Garlic has a long history in Egypt. Four dried, preserved cloves were found in King Tut’s four thousand year-old tomb. Garlic gave strength to the builders of the Great Pyramids of Giza and was also at the root of the world’s first recorded labor strike. Slaves refused to work when their masters first reduced and then eliminated their daily garlic ration. Once garlic was reinstated, construction on the pyramids resumed.
Garlic remains popular in Egyptian cuisine and its national dish, Ful Medames, is a garlicky fava bean paste that’s usually eaten for breakfast. Ful Medames, once considered peasant food, is very filling and thus popular as a pre-fast meal during Ramadan. The dish is also popular in Syria and Lebanon. The Syrians make it the same way the Egyptians do; the Lebanese add their beloved chickpeas. The following recipe comes from Claudia Roden’s The New Book of Middle Eastern Food.
2 cups small Egyptian fava beans (soaked overnight and left unpeeled)
1/3 c. chopped flat-leaf parsley
Extra-virgin olive oil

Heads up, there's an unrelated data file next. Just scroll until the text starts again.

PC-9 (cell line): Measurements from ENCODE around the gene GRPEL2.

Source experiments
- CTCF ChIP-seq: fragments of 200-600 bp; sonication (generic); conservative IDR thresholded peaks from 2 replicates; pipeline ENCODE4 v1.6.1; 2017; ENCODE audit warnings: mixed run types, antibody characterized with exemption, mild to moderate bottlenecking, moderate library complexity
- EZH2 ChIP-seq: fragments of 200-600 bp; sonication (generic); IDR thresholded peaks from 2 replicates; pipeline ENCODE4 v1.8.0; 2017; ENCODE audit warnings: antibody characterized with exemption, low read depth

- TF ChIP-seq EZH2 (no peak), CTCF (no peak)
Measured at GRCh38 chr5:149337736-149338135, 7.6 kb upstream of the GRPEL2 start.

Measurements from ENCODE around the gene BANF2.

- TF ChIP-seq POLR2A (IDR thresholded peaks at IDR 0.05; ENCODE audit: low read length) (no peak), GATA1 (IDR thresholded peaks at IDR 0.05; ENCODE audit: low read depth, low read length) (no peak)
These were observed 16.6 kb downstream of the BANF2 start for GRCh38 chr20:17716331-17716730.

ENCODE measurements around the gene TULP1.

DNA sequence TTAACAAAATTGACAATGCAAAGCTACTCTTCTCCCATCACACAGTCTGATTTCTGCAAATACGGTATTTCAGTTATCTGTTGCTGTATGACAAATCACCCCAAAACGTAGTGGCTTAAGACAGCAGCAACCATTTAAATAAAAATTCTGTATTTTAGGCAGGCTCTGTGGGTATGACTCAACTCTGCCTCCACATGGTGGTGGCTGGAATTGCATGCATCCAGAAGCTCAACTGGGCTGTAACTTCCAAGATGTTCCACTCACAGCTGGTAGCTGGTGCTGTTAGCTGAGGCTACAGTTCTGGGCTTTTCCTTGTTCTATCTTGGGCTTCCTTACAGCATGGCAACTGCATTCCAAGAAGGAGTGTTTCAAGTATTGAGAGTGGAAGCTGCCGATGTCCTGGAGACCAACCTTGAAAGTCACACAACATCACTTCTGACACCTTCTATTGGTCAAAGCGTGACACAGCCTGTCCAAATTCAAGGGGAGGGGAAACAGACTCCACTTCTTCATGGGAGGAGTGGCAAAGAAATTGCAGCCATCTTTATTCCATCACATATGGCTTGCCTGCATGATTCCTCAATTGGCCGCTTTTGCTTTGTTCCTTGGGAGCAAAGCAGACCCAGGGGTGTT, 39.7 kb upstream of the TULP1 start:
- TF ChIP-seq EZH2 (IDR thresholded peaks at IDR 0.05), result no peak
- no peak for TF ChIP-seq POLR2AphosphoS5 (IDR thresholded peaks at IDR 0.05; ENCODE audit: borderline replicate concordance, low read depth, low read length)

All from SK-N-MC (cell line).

3 lemons, quartered
Salt and pepper
4—6 cloves garlic, crushed
As the cooking time varies depending on the quality and age of the beans, it is good to cook them in advance and to reheat them when you are ready to serve. Cook the drained beans in a fresh portion of unsalted water in a large saucepan with the lid on until tender, adding water to keep them covered, and salt when the beans have softened. They take 2-2 1/2 hours of gentle simmering. When the beans are soft, let the liquid reduce. It is usual to take out a ladle or two of the beans and to mash them with some of the cooking liquid, then stir this back into the beans. This is to thicken the sauce.
Serve the beans in soup bowls sprinkled with chopped parsley and accompanied by Arab bread.
Pass round the dressing ingredients for everyone to help themselves: a bottle of extra-virgin olive oil, the quartered lemons, salt and pepper, a little saucer with the crushed garlic, one with chili-pepper flakes, and one with ground cumin.
The beans are eaten gently crushed with the fork, so that they absorb the dressing.